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A business owner served by Clay Electric in the Orange Park area called to report that he received a phone call from someone who claimed the owner had not paid his August electric... Continue Reading ›

As of 5 p.m. Monday, 99 percent of our members have had their electric service restored.  Clay Electric has all available resources in the Gainesville District to... Continue Reading ›

Clay Electric’s crews and contract line and tree trimming crews remain fully deployed for final Hurricane Irma power restoration. Sunday, 1,000 crew members from eleven states are... Continue Reading ›

Clay Electric Cooperative understands the difficulties that members experienced in the wake of Hurricane Irma. The hurricane brought destruction and power outages to North Florida... Continue Reading ›

Saturday afternoon, 93 percent of Clay Electric Cooperative’s members have power. At 3:45 p.m., 12,370 (7%) of its members remained out of power. The cooperative’s... Continue Reading ›

As of Saturday morning, Clay Electric Cooperative has about 17,900 (10 percent) of its members out of power. The cooperative’s restoration workforce surpasses 1,100 field... Continue Reading ›

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Restoring Power After a Major Storm or Hurricane

I saw a crew drive through/leave my neighborhood and my power is still out.

The crew might need to make a repair farther down the line to restore power to your home, or it might need to get some additional or specialty supplies to fix it.

I have family members/neighbors who are medically dependent on electricity. What should they do?

If you or someone you know requires electricity to power medical equipment, please call county emergency services or evacuate to a shelter before the storm. We cannot guarantee uninterrupted service or preferential consideration during power restoration.

My neighbors across the street have power, but my house is still out. Why?

There are several reasons this might happen. A single street can be served by two different main power lines and/or substations, which explains why your neighbors may have power restored before you do. You and your neighbor might not share the same power line or circuit. The power line feeding electricity to your home may be damaged, or your individual connection might require repair. Your home also might need internal electrical repairs.

How long will the food in my refrigerator and/or freezer keep without power?

Keep the refrigerator and freezer doors closed as much as possible to maintain the cold temperature. The refrigerator will keep food safely cold for about 4 hours if it is unopened. A full freezer will hold the temperature for approximately 48 hours (24 hours if it is half full) if the door remains closed. Obtain dry or block ice to keep your refrigerator as cold as possible if the power is going to be out for a prolonged period of time. Fifty pounds of dry ice should hold an 18-cubic foot full freezer for 2 days. Plan ahead and know where dry ice and block ice can be purchased.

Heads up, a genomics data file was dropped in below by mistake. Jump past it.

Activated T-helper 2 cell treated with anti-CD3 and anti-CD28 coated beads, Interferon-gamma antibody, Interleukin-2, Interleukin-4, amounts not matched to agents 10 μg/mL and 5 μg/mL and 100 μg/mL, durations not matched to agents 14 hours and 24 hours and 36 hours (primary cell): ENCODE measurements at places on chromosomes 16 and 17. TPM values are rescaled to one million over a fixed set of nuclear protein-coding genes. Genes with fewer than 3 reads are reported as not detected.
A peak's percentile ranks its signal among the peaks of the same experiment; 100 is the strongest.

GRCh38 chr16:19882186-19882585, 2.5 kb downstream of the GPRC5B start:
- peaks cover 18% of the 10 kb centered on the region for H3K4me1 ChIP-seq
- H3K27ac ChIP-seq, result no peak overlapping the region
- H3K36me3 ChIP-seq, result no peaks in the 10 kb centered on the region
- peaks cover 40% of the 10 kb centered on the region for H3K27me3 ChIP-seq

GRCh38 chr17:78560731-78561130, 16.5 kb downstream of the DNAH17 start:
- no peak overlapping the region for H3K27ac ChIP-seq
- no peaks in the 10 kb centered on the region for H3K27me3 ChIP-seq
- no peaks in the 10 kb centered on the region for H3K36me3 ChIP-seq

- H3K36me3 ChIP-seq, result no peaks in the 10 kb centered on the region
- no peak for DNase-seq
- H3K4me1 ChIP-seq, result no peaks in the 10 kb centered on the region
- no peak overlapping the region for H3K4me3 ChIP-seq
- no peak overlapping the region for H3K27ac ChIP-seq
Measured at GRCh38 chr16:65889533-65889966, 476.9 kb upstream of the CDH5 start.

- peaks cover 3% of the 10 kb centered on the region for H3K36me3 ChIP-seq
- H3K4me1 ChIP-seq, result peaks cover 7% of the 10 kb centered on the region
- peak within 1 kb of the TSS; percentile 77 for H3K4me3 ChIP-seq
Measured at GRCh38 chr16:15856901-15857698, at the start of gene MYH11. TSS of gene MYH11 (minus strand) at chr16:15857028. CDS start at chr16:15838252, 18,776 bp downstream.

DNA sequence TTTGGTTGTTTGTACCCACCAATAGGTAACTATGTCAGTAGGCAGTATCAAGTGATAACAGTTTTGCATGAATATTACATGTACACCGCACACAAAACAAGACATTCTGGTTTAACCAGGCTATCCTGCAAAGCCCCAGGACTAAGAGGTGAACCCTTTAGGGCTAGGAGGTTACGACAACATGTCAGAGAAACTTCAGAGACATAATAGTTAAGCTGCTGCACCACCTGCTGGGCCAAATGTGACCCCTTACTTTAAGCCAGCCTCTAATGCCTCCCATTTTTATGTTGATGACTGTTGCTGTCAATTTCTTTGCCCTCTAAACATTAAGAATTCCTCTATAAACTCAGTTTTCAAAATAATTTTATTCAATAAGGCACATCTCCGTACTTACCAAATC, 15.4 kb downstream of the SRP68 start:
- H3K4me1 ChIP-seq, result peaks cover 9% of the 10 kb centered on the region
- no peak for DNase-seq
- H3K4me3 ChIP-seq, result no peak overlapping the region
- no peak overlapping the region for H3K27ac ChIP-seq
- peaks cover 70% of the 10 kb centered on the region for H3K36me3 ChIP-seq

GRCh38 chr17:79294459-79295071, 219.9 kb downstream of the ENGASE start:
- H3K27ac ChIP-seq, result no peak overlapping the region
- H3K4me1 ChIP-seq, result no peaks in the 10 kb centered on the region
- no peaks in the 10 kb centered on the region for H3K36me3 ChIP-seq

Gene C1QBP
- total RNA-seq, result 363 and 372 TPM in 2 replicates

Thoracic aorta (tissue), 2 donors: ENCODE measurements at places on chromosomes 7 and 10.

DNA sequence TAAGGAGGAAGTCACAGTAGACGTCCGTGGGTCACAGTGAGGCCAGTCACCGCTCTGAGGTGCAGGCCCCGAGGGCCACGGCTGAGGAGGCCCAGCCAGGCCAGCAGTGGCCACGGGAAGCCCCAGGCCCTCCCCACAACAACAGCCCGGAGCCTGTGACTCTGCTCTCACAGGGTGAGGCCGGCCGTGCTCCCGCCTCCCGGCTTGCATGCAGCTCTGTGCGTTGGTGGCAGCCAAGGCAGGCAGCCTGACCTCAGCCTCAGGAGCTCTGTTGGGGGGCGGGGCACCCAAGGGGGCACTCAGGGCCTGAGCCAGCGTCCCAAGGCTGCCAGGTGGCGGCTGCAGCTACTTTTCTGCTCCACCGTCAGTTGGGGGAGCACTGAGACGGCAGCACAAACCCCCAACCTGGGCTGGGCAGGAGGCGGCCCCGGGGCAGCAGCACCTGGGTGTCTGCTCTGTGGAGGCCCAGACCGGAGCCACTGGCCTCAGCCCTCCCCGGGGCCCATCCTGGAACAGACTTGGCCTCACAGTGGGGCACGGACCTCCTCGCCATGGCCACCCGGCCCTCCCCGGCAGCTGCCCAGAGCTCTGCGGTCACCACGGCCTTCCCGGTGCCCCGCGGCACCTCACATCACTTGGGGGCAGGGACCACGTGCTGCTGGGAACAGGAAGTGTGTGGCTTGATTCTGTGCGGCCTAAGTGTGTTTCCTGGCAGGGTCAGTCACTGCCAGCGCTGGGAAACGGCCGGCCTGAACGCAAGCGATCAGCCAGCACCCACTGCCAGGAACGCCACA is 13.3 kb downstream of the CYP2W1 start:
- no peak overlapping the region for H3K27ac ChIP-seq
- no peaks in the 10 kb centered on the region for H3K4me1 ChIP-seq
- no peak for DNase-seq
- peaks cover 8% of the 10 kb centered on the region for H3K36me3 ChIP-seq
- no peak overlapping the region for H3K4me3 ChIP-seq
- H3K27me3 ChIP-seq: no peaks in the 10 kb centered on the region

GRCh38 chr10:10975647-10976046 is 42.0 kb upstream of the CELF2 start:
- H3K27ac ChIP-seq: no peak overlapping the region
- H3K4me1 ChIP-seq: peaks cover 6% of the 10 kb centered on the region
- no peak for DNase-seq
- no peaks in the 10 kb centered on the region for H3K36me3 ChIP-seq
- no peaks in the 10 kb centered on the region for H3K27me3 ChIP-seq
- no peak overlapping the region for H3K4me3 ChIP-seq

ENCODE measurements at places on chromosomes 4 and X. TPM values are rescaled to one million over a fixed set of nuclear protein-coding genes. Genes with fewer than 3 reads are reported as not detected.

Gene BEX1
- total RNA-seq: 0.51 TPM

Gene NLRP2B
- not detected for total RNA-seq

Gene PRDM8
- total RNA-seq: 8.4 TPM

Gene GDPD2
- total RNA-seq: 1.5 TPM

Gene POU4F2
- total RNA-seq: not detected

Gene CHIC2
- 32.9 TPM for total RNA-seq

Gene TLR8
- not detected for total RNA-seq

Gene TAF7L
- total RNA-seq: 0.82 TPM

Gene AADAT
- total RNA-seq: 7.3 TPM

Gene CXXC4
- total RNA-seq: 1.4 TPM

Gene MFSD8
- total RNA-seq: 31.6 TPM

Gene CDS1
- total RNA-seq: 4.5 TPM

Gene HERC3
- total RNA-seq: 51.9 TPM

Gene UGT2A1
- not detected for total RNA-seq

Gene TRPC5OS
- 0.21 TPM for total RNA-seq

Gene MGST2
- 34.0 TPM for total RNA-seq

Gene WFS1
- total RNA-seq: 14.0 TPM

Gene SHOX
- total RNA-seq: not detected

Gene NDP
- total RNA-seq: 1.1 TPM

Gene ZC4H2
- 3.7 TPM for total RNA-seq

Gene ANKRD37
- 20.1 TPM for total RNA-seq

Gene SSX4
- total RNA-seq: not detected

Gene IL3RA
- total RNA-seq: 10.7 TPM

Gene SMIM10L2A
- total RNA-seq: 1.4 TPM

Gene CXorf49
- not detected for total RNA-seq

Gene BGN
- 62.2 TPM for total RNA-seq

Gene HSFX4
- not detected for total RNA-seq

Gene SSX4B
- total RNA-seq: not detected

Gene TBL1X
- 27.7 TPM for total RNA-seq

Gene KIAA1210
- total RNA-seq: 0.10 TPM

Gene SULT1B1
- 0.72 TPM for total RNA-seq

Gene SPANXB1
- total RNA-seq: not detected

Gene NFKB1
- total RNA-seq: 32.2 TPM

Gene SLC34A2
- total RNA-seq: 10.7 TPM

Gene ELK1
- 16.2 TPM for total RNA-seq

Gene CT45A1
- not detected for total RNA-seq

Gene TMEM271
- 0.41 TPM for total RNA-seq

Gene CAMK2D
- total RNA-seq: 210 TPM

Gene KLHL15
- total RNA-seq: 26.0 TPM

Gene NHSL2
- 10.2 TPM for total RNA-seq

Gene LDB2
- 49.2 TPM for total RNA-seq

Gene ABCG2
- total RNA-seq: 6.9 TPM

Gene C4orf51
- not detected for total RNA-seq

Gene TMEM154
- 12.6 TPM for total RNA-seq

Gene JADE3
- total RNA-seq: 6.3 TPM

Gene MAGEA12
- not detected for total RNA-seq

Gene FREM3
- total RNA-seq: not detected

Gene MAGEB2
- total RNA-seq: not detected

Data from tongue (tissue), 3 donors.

Are there some general expectations regarding how long restoration might take following a hurricane? What kind of situations could prolong the effort?

Restoration time frames depend upon damage to Clay Electric's facilities and the numbers of members served by those facilities. There is a systematic approach to restoring power. Some members may have power restored within two or three days. Other members may take longer because of their remote locations and the amount of work required to repair the lines.

See What is Clay Electric's procedure for restoring power?

Is there preferential treatment for restoring power?

The only accounts receiving preferential treatment are those which are described as "Essential Service" accounts. They are related to community safety, health and welfare. They include hospitals, police, fire, communications and water, sanitary and transportation providers. These accounts are often referred to as priority accounts.

When will Clay Electric be working to restore power?

Clay Electric employees begin restoration work just as soon as it is safe to do so. If there are sustained winds of 35 mph or above, it's too dangerous for restoration efforts. As soon as the storm has passed and winds have died down, damage assessments will be made followed by crews working to restore power. Field workers are on the job as much as possible during the daylight hours because daylight hours are the most productive and safest for our field crews. Field workers are normally on the job 16 hours, then rest for eight hours.

What is Clay Electric's procedure for restoring power?

Restoring power after widespread outages is a big job that involves more than simply throwing a switch or removing a tree from a line. It involves a huge coordination effort with hundreds of linemen working in very dangerous situations. There is nothing routine when restoring power after a storm.